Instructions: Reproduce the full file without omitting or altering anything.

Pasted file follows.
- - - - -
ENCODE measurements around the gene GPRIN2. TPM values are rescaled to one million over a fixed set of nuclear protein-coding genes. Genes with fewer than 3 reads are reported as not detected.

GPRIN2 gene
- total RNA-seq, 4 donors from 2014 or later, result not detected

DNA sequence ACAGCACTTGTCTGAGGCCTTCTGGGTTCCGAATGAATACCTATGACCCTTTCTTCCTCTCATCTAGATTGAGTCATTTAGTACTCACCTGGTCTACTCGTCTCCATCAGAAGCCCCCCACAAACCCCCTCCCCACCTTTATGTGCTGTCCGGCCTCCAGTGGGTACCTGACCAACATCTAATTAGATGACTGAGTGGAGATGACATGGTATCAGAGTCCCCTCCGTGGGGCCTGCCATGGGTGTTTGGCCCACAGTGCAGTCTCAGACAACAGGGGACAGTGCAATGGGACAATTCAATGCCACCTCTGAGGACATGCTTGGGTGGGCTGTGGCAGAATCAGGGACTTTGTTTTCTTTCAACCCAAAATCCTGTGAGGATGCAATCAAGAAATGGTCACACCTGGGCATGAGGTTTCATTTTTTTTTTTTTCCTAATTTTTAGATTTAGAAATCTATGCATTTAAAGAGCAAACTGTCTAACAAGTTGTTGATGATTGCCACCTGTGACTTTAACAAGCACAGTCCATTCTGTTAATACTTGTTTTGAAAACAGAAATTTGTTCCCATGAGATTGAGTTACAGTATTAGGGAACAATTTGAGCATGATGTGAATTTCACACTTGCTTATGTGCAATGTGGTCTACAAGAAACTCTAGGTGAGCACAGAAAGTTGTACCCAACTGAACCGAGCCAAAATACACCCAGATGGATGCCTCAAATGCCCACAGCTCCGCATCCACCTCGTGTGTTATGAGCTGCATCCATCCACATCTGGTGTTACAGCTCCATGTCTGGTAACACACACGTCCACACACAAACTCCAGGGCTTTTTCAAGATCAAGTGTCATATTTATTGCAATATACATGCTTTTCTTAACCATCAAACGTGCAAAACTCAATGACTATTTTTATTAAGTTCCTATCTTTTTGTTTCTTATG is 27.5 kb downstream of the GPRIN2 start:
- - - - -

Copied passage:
ENCODE measurements around the gene GPRIN2. TPM values are rescaled to one million over a fixed set of nuclear protein-coding genes. Genes with fewer than 3 reads are reported as not detected.

GPRIN2 gene
- total RNA-seq, 4 donors from 2014 or later, result not detected

DNA sequence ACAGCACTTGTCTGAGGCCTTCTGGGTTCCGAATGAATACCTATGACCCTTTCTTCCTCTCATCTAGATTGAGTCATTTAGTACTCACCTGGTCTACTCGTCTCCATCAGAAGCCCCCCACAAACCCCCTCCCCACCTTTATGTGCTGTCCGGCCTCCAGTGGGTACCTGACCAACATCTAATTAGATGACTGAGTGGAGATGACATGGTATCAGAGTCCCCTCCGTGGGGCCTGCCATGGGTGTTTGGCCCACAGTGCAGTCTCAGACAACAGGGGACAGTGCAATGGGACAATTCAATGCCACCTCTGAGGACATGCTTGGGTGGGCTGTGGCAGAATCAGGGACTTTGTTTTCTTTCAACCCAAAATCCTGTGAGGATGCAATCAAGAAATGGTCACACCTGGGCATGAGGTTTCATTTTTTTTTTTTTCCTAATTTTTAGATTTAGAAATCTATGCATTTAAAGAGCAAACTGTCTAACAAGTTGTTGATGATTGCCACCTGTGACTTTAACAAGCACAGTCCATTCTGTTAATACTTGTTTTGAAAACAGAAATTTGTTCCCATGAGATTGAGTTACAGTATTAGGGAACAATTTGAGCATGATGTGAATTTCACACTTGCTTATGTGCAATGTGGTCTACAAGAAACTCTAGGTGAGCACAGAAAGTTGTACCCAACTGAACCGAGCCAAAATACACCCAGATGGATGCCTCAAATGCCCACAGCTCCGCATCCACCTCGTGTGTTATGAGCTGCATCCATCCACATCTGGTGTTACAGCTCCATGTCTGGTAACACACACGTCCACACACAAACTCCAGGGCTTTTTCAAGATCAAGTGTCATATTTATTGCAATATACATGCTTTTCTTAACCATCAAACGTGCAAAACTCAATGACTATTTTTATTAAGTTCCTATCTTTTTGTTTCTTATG is 27.5 kb downstream of the GPRIN2 start: